Washington, it has long been said, “is a container that leaks from the top.” Republicans tried to shift attention from the serious accusations about former National Security Advisor Michael Flynn to who leaked them, as if the leaks were the problem. Sure, stop the leaks and the problem vanishes.

Well, in a way, that’s true. Without information from behind the scenes, public discussion and media comment shrivel. Governance becomes shrouded in perpetual secrecy. I endorse Rep. Jason Chaffetz’s (R-Utah) call to investigate the leaks — provided they look at ALL sources. And there are several possibilities, some of them little considered.

First, define “leak.” If one part of government informs another of something, it is probably not a leak, depending on the security clearances involved. It becomes a leak when it goes outside of government. When acting Attorney General Sally Yates informed the White House about Flynn’s phone calls to the Russian ambassador she was carrying out her duties, not leaking. And that duty — rather than her reluctance to enforce the Muslim ban — is probably what got her fired. 

Someone — possibly in the White House, where power-seekers compete — informed the Washington Post about Flynn. As chief strategist Steve Bannon has moved into the National Security Council, his competitors seem to be victims of leaks; they in turn may counter-leak. Some wonder if Bannon leaked Flynn’s missteps. Tension between Bannon and new National Security Advisor Lt. Gen. H. R. McMaster, two strong personalities, seems likely. 

According to Chaffetz and President Trump (and Hillary), our intelligence and justice agencies leak material calculated to damage someone. Well, sometimes, but contracts and threats of prison keep the Chelsea Mannings rare. When their organizations and civil-service careers are threatened, however, bureaucrats can chat with newspersons who will not reveal sources. That happens when a president defines civil servants as enemies.

Congressional committees and their staffers are rich sources of leaks. Those on Capitol Hill in classified areas are, on paper, under the same restrictions as the executive branch, but their incentives are to cultivate newspersons by dropping morsels of their investigations. Publicity wins re-election. The Times’ Scotty Reston, in his 1967 “Artillery of the Press,” argued that the legislative branch and fourth estate are natural allies.

 


Leaks can occur at the interface of federal agencies and outside contractors, such as Edward Snowden’s 2013 disclosures of NSA surveillance. Defense Secretary McNamara ordered the “Pentagon Papers” as an in-house history of Vietnam War decisions, but they leaked through an outside contractor. Officials cleared to read one of the 15 copies of the “Top Secret-Sensitive” study could not publicly cite it. The Papers might have spent eternity untouched in federal warehouses.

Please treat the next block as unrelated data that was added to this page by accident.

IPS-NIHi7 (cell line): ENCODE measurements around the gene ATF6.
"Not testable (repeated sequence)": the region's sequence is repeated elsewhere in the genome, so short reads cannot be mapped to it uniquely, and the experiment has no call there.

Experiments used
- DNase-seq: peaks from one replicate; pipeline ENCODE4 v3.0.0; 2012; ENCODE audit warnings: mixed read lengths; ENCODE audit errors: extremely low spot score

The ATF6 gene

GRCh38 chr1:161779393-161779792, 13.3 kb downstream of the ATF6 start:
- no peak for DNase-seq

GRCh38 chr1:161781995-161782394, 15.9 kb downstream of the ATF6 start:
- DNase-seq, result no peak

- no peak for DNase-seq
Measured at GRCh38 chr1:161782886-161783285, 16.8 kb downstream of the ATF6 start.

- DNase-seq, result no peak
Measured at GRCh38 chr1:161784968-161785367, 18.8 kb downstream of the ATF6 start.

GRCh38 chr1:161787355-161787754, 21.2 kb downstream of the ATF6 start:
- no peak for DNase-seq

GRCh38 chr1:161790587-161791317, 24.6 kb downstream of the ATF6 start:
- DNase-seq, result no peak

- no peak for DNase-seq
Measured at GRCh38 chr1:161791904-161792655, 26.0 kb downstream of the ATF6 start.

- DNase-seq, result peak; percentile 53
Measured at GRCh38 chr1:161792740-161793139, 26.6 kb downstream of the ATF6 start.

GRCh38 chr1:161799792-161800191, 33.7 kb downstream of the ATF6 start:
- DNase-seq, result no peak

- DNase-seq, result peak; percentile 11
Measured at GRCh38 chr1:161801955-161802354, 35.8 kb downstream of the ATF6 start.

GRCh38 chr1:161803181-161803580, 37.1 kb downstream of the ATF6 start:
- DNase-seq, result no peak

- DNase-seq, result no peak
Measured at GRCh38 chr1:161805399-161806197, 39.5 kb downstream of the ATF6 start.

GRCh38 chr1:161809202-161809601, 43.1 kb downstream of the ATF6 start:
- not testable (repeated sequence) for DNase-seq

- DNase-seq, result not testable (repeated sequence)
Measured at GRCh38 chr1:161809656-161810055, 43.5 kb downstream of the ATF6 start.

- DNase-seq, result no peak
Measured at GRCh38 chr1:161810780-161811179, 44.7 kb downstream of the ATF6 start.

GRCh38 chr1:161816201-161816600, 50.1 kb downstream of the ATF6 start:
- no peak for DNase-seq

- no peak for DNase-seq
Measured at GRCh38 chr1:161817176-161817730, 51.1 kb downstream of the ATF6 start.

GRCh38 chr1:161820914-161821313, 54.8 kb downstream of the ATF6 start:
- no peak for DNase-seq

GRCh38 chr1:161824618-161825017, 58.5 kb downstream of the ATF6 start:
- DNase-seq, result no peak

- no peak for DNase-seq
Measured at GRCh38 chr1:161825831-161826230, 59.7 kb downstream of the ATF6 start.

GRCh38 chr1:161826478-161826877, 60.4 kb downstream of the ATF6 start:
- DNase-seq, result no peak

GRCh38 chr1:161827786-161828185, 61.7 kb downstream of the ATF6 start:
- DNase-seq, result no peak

Until those who worked on it started leaking, something likely in government. Leslie Gelb’s summer 1971 Foreign Policy article, “Vietnam: The System Worked,” argued that Vietnam was no accident but carefully planned. I thought at the time: “Interesting, but he cites no evidence.” Then the Pentagon Papers came out, identifying Gelb as their chief editor. Gelb knew whereof he wrote.

One of Gelb’s 36 collaborators, Daniel Ellsberg, left DoD for RAND, the Santa Monica think tank, which had two sets of the Papers. Ellsberg photocopied and personally distributed them, including to the New York Times and Washington Post, who edited them into sensational series. Nixon ordered “prior restraint” censorship, but the Supreme Court immediately threw it out 9-0. Ellsberg was charged, but Nixon’s agents were so heavy-handed that the judge dismissed the case.

Russia could have leaked on Flynn to warn Trump to be nice or more leaks will follow. Trump’s dealings with Russia go back 30 years. Did the FSB, which Putin headed, accumulate kompromat on Hillary but none on Trump? The longer Trump voices his hope for a Russia deal — which Pence, Mattis and UN Ambassador Nikki Haley are now walking back — the more suspicion lingers that the Kremlin has something on Trump. The White House detests mention of a Russian connection.

Should the media be forced to identify the source of the leaks they publish? Most courts let reporters keep their sources confidential. If they had to name them, few would come forward, producing a “chilling effect” on press freedom. The issue is not settled, however, and judges may hold reporters in contempt for not revealing sources. New York Times reporter Judith Miller spent 12 weeks in jail in 2005 when she refused to divulge the source of her story on Valerie Plame of the CIA. (It was Scooter Libby, who worked for Vice-President Cheney.)

Trump wants to prosecute both “lowlife leakers” and the media who publish leaks, although the Flynn leaks could point to the White House. Draconic methods against leaks harm democracy. Nixon, enraged at the Pentagon Papers’ publication, authorized a “plumbers unit” to stop leaks, and we know where that led. Leaks are an escape valve against misuse of power. Get used to living in leakistan.